It takes 40 votes in the 60-member House during a budget session to introduce a bill. If GOP lawmakers were in touch with how the people of Wyoming feel about this issue, Byrd’s measure could have easily won introduction, been debated and passed. Instead, it drew only nine votes for introduction. Only one Republican, Rep. Mike Madden of Buffalo, voted with the eight Democrats on a bill that, according to the Economic Policy Institute, would have given at least 35,000 Wyoming workers a raise.
An employee in the state who receives the federal minimum wage of $7.25 an hour makes less than $15,000 a year, which means he or she is eligible for food stamps and other public assistance. These jobs usually don’t come with any benefits, including health insurance, and often all of the adults in a family have to work one or more jobs each to eke out a living. There is no evidence that an increase in the minimum wage would increase unemployment, but Republicans in Wyoming and everywhere else trot out that same tired line whenever the question of paying people anything close to a livable wage comes up.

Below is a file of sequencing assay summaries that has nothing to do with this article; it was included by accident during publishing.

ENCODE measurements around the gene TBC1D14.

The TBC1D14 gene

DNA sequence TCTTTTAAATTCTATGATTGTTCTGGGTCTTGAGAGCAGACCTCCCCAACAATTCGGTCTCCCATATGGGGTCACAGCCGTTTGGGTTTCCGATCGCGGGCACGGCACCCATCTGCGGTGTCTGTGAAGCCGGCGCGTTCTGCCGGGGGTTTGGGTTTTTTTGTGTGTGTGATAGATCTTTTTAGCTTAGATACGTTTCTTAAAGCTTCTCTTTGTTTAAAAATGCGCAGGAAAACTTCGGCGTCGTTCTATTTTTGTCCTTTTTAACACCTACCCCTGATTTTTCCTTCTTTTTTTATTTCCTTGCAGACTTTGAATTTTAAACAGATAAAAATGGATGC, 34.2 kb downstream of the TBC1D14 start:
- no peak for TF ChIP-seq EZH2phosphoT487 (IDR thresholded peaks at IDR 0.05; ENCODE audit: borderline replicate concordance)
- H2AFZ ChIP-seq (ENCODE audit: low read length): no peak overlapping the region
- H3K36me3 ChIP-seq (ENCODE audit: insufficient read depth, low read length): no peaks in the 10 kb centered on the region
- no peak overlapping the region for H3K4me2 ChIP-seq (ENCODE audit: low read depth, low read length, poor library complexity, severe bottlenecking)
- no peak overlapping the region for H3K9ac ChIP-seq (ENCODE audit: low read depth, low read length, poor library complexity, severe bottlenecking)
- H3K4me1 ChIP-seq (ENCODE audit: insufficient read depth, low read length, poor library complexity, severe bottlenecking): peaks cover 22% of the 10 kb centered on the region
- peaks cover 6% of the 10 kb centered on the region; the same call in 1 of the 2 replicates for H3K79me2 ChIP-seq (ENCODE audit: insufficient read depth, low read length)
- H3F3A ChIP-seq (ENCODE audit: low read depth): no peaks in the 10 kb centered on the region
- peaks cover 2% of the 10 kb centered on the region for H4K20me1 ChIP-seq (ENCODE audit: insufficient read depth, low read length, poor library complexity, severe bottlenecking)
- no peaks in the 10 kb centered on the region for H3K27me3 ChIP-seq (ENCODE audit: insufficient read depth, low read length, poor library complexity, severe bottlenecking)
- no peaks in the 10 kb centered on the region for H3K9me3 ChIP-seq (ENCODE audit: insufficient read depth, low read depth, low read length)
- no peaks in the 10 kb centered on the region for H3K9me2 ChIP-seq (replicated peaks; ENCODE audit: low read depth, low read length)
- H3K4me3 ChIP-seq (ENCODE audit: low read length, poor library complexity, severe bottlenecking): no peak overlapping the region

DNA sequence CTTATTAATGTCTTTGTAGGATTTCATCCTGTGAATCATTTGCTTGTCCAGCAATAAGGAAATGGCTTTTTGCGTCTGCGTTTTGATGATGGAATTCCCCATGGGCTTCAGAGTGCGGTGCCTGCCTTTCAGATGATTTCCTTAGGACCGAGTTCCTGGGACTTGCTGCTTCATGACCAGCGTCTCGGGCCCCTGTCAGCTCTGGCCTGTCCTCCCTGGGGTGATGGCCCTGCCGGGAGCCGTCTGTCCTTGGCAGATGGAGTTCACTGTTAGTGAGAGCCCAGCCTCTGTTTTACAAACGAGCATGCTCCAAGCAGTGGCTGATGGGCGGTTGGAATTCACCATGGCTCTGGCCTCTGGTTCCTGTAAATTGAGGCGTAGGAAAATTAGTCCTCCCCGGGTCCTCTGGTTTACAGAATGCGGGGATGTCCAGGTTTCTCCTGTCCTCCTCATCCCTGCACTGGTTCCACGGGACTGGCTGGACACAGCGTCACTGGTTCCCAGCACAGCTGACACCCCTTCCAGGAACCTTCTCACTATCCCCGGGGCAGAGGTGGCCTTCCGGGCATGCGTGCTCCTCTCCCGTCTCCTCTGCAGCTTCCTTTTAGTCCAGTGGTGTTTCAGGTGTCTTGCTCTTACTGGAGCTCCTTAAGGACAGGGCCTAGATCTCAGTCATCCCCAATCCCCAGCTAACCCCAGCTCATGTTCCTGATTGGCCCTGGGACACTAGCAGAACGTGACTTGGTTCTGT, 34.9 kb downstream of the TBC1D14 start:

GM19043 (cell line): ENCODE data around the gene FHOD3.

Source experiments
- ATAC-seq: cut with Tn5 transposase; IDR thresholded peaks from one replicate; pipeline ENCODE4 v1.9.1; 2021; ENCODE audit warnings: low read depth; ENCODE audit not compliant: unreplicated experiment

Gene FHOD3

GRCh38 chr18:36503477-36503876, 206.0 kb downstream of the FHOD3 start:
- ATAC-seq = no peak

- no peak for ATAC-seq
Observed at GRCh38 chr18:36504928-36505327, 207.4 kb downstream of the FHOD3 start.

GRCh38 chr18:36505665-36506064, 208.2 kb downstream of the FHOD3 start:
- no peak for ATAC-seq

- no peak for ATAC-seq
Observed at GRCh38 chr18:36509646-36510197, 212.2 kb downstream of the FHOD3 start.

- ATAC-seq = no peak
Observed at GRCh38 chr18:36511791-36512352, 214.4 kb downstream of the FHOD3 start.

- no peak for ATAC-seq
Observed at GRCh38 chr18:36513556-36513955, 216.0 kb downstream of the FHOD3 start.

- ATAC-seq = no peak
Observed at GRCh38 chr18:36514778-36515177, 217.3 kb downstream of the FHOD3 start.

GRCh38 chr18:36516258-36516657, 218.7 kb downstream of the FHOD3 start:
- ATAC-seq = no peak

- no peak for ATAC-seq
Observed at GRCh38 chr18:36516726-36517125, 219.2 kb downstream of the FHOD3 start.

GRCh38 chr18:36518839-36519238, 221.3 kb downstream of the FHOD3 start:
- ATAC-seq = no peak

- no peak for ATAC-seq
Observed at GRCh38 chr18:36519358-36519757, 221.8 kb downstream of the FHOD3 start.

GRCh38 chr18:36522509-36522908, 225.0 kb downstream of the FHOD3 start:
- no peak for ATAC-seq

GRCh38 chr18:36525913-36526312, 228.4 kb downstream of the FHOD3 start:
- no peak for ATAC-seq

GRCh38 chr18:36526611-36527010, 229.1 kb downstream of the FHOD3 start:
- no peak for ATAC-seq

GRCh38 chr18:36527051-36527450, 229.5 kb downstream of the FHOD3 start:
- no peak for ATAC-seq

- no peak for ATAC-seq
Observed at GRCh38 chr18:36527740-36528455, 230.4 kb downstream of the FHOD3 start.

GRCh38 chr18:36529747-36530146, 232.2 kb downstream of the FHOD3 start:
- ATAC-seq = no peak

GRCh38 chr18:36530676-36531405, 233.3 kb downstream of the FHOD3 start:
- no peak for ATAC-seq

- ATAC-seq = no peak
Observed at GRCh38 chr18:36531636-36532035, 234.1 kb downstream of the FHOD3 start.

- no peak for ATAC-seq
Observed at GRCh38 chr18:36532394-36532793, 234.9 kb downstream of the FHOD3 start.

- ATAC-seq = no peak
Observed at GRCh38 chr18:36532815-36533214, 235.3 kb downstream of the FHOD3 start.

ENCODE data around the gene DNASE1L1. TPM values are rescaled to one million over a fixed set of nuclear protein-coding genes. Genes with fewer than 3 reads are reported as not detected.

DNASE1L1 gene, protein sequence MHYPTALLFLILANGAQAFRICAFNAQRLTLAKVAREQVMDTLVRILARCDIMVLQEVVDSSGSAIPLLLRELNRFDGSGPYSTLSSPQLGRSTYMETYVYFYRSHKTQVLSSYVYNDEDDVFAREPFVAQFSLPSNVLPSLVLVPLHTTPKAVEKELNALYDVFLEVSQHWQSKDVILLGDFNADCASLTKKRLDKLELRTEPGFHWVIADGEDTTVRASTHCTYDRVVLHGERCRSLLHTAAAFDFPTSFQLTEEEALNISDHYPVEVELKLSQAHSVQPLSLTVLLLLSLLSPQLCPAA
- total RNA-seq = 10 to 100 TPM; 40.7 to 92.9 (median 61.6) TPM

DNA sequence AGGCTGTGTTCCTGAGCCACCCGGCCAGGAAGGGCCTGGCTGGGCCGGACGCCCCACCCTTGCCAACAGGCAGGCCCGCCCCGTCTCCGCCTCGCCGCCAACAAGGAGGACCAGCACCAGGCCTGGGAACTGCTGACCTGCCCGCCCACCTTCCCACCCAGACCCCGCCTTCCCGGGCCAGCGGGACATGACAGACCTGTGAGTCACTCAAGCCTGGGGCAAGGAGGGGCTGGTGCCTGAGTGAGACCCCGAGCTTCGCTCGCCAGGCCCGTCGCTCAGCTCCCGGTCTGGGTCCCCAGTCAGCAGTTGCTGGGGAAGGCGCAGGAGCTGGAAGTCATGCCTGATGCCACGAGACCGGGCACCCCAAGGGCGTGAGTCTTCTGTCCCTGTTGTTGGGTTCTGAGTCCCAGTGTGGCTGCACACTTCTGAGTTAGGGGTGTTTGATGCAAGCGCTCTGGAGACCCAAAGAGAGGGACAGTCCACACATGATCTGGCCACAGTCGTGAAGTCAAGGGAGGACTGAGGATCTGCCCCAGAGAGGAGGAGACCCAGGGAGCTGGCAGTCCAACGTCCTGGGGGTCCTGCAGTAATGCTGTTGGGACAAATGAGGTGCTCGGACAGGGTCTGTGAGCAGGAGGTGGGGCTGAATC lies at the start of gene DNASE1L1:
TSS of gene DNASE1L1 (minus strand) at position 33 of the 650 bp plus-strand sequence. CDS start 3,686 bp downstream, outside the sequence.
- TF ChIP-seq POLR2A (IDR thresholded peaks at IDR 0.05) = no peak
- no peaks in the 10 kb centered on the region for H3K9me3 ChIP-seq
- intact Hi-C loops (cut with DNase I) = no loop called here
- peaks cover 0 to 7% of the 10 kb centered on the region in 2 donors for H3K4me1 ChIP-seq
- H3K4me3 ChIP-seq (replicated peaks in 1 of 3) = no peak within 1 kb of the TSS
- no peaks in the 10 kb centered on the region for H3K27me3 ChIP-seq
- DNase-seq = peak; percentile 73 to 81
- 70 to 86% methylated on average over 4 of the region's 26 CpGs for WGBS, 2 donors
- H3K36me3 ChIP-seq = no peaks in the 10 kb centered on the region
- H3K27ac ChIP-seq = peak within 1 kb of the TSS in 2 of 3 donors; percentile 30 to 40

We all know that some Republicans in Congress have done their best to tank the economy for their political benefit while a Democrat is in the White House, but how will the state GOP explain not helping hard-working people in Wyoming?